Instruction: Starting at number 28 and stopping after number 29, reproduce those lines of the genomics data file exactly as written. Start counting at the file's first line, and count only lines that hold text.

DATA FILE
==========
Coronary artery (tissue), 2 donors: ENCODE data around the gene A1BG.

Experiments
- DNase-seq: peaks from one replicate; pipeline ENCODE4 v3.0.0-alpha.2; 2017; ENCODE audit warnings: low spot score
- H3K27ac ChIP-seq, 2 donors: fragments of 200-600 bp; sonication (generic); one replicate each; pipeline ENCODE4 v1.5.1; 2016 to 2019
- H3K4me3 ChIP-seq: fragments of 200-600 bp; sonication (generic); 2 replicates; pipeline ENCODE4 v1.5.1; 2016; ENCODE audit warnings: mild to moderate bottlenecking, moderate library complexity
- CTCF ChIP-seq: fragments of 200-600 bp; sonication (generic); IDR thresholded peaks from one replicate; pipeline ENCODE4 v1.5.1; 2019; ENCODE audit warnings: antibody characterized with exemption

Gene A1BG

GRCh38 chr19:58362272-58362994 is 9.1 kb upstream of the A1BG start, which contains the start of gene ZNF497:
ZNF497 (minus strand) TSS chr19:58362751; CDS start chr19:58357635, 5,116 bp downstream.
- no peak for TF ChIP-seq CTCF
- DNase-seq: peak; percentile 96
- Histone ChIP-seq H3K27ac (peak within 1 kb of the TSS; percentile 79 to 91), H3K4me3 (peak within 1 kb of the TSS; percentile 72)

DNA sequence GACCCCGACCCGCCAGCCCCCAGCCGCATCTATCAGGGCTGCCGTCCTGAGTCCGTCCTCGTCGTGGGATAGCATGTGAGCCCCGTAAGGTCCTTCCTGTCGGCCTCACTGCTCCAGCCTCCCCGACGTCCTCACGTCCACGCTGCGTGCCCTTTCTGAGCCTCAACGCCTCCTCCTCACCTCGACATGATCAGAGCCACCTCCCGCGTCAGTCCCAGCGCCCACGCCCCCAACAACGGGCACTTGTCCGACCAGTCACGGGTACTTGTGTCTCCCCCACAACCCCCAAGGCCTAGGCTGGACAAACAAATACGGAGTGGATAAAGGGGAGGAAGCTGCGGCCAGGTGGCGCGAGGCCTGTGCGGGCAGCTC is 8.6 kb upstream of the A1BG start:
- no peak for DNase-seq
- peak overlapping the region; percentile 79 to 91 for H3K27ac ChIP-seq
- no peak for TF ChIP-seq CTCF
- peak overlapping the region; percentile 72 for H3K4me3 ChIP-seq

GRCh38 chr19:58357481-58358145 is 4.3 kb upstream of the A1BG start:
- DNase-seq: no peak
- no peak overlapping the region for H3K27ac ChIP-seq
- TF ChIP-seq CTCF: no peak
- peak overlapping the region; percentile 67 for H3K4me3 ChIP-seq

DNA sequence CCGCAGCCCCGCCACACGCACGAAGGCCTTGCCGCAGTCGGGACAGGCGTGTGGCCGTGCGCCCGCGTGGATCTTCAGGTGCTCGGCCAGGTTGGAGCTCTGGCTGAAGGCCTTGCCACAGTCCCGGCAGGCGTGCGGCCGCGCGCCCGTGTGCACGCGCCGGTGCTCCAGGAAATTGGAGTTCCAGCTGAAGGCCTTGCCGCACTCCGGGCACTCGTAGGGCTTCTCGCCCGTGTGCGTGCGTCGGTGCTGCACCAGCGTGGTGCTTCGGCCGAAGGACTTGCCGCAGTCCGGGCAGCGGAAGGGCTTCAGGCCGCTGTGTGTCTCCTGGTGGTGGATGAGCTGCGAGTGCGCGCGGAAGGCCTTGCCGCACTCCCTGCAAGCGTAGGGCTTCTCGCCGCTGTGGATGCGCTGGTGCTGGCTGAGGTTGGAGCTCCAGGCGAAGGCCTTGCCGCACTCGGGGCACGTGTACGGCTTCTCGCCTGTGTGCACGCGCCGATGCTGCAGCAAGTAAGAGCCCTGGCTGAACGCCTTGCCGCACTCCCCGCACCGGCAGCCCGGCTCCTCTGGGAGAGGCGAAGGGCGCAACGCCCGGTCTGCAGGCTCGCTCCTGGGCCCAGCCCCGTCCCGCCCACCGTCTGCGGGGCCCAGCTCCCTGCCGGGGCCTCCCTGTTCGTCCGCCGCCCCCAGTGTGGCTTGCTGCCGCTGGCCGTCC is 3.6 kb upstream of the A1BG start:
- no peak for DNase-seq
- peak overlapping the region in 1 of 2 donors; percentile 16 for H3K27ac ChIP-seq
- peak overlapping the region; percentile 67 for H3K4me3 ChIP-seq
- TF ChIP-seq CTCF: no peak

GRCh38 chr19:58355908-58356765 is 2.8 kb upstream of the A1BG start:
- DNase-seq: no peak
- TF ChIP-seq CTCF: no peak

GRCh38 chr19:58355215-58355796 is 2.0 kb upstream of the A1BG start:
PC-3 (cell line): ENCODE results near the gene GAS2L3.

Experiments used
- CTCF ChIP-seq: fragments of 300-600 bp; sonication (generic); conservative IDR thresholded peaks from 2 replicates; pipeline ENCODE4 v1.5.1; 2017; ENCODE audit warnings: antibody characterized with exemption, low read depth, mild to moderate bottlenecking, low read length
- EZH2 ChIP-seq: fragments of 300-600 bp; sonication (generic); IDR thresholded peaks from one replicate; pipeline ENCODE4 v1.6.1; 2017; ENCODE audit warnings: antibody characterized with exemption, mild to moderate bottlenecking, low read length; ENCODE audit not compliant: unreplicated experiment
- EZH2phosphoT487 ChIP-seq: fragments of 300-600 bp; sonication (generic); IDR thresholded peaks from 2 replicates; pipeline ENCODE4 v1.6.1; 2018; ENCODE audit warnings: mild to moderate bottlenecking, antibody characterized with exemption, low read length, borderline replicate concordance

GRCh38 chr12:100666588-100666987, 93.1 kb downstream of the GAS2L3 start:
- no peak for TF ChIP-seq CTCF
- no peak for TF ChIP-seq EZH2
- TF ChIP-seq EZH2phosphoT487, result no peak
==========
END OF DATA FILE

GRCh38 chr19:58355908-58356765 is 2.8 kb upstream of the A1BG start:
- DNase-seq: no peak